Photogrammetry: St. George Gravestone

Note: if referencing this webpage, please credit Norma Owens, citing the webpage title 'Photogrammetry: St. George Gravestone' and including the webpage url and the date downloaded. 

The history of the St. George family is inextricably linked with that of Headford Lace, with the first lace school being established here c.1766 by Mary St. George and subsequent generations of the family being patrons of lacemakers in the town. At Headford Lace Project, we have known for some time that the St. George family grave is situated at the south side of St. John the Baptist church, commonly known as the White Church, on the Shrule Road. We also knew that Stepney St. George (1791-1847), who had managed the family estate at Headford during the Famine, was buried here along with his eldest son, Richard James St. George (1838-1889). We wanted to find out if any other members of the family were buried there, particularly any of the ladies, as women are often unrecorded in an historical context. However, the stone is so weathered that the inscription is illegible to the naked eye.



In July last, a group of us went to the cemetery to do a rubbing of the gravestone. We placed large sheets of paper against the stone, and then rubbed a crayon across the surface of the paper in the hope that the relief of the inscription on the stone would be revealed.  

190719 rubbings02

While a few letters and words were revealed, as luck would have it, they were invariably the words one might have guessed anyway, such as "In Loving Memory". 

190719 rubbings03

The problem we encountered was that the surface of the stone itself was so rough that the rubbing we produced was too textured to adequately reveal the text of the inscription. Local archaeologist, Marcus Byrne, suggested that we try a procedure called photogrammetry to reveal the text.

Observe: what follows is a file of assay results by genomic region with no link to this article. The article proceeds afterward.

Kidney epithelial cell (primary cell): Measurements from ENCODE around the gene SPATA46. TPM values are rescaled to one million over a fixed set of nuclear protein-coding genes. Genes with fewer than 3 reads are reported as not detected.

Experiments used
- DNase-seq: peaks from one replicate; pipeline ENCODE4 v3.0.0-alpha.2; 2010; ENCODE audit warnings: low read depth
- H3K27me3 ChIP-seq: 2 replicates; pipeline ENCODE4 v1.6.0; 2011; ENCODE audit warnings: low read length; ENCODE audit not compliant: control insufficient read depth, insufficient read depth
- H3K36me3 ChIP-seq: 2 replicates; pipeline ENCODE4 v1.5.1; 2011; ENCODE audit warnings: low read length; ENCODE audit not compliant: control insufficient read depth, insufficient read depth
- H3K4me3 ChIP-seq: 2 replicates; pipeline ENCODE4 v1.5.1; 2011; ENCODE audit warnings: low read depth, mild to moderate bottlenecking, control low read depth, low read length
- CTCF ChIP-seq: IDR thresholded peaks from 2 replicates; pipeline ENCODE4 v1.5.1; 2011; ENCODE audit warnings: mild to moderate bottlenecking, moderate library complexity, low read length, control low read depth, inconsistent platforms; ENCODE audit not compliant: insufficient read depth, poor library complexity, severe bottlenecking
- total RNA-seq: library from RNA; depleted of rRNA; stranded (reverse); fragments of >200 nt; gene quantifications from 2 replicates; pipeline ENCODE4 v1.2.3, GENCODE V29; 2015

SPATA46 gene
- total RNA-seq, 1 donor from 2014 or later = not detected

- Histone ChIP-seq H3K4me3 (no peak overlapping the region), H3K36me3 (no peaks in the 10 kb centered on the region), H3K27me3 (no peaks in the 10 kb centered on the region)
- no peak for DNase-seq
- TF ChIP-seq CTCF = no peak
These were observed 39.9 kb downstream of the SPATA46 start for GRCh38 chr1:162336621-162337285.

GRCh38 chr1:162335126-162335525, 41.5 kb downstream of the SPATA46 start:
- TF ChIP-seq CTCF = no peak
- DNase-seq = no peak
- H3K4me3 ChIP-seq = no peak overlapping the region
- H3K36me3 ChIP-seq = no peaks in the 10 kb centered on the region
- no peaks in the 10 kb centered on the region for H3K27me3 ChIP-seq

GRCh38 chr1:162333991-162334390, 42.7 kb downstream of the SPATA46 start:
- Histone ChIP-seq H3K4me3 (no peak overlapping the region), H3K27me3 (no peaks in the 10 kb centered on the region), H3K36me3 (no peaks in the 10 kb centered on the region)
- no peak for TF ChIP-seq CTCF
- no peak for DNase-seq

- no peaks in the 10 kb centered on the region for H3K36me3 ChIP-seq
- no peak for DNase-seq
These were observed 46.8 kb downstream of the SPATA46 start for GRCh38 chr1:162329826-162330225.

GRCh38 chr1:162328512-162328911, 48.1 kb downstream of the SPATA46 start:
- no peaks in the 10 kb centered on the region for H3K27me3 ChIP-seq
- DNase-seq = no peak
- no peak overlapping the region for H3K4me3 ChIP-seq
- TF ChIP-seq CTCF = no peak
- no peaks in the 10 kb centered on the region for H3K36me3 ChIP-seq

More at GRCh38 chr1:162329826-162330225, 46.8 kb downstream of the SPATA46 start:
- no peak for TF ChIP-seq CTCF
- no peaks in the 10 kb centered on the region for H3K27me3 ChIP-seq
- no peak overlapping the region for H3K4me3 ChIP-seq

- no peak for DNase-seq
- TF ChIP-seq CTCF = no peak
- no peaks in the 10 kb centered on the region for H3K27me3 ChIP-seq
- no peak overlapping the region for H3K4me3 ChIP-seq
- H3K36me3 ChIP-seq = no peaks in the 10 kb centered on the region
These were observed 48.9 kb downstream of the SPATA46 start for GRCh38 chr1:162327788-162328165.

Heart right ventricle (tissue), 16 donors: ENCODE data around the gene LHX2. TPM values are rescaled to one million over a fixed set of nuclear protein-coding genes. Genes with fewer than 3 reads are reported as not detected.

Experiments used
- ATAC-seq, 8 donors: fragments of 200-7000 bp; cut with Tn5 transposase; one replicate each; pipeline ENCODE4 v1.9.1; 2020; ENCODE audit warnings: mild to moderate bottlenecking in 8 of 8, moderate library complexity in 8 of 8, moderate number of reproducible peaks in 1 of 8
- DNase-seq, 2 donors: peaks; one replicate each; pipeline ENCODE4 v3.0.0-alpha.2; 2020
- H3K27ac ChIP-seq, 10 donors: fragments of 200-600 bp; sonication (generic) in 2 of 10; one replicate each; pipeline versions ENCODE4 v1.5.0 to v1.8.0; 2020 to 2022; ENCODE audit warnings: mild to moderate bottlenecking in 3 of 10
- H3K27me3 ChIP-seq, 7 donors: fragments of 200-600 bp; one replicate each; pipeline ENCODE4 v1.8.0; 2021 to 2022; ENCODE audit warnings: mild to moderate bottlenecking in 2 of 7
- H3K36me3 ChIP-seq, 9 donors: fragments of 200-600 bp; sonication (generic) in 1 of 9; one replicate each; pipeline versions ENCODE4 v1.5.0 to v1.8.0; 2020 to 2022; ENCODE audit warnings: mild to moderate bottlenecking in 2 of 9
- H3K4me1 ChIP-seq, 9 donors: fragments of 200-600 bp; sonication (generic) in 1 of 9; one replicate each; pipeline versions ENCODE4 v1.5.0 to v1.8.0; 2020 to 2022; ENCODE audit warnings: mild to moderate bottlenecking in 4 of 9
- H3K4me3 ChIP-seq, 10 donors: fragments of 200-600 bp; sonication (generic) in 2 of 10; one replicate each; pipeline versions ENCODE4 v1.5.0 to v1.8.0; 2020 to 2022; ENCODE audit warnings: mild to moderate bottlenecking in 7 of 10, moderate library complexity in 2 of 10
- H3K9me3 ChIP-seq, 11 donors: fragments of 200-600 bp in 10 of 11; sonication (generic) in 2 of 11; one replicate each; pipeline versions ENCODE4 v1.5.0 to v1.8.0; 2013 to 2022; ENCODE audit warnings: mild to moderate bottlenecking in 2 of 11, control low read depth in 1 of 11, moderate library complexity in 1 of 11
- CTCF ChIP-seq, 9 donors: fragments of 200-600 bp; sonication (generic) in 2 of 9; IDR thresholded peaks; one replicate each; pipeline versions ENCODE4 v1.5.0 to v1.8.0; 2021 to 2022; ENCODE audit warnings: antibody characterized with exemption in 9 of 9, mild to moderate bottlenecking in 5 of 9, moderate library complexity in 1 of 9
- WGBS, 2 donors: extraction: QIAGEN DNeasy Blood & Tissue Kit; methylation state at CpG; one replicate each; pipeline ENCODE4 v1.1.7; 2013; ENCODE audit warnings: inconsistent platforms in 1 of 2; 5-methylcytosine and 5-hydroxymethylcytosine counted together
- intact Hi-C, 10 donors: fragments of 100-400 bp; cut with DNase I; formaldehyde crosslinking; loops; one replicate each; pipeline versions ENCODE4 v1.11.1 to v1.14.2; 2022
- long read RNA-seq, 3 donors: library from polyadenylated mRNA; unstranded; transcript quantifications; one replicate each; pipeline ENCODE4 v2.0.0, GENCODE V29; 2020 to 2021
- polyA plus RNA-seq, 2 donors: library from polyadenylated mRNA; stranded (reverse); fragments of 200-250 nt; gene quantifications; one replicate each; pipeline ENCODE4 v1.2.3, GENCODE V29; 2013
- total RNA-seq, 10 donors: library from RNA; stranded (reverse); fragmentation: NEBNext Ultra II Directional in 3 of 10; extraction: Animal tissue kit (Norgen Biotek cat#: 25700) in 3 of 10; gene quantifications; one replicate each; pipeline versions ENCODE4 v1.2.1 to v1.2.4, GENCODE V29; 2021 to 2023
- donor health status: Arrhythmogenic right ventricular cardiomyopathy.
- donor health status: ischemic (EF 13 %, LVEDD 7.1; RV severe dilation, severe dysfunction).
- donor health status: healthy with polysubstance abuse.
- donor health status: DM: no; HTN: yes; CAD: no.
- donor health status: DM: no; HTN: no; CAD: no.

Photogrammetry is the process of interpreting digital photographs to obtain spatial data about an object or environment. Specialised software can use photogrammetry to generate a 3-D computer model of an object, and this computer model can reveal details that are not visible to the naked eye.

We were fortunate that only a few weeks after we'd first heard of photogrammetry, we learned that Mountbellew Heritage & Tourism Network with the aid of The Heritage Council would be running a course on this subject. Headford Lace Project committee members Ger Henry Hassett and Norma Owens registered for the course, which was given by Gary Dempsey of Digital Heritage Age with Dr. Christy Cunniffe, community archaeologist at Galway County Council


The course took place over two weekends. In the first class, we were introduced to the process and learned the best methods for photographing various kinds of objects for photogrammetry. 



Using what we learned, we built our first computer-generated 3-D model.


As you can see, the result is already quite remarkable, but the details needed some work. I am glad that we had two weeks to grasp this, as the process is so mindblowing that I did not immediately comprehend it. 


Between classes, we used what we had learned in the first workshop to photograph the St. George gravestone. This involved taking hundreds of photos at a consistent distance from the surface of the stone, but moving around to capture it from various different angles. Each photo must overlap in a particular way in order that the software can interpret the images correctly.



The second workshop took us through the process of generating the 3-D computer model from the photographs. The software we used was Agisoft Metashape, one of several programmes on the market. 

After inputting all the photographs, we went through the various stages of aligning the hundreds of photos we took, building a dense point cloud, generating a mesh, and then adding texture to create a realistic-looking model of the object. This is what our computer model of the gravestone looked like once finished:



Once the model has been created, you can then view it in various different modes, each of which give the model a different appearance. Viewing a "shaded" interpretation of the object suddenly reveals details that are not even visible when standing in front of it in real life. This is what enabled us to finally see details of the inscription on the St. George headstone.


The north side of the stone (facing the church wall) reads:



The south side of the stone (facing away from the church) reads:

DIED 22 NOV 1843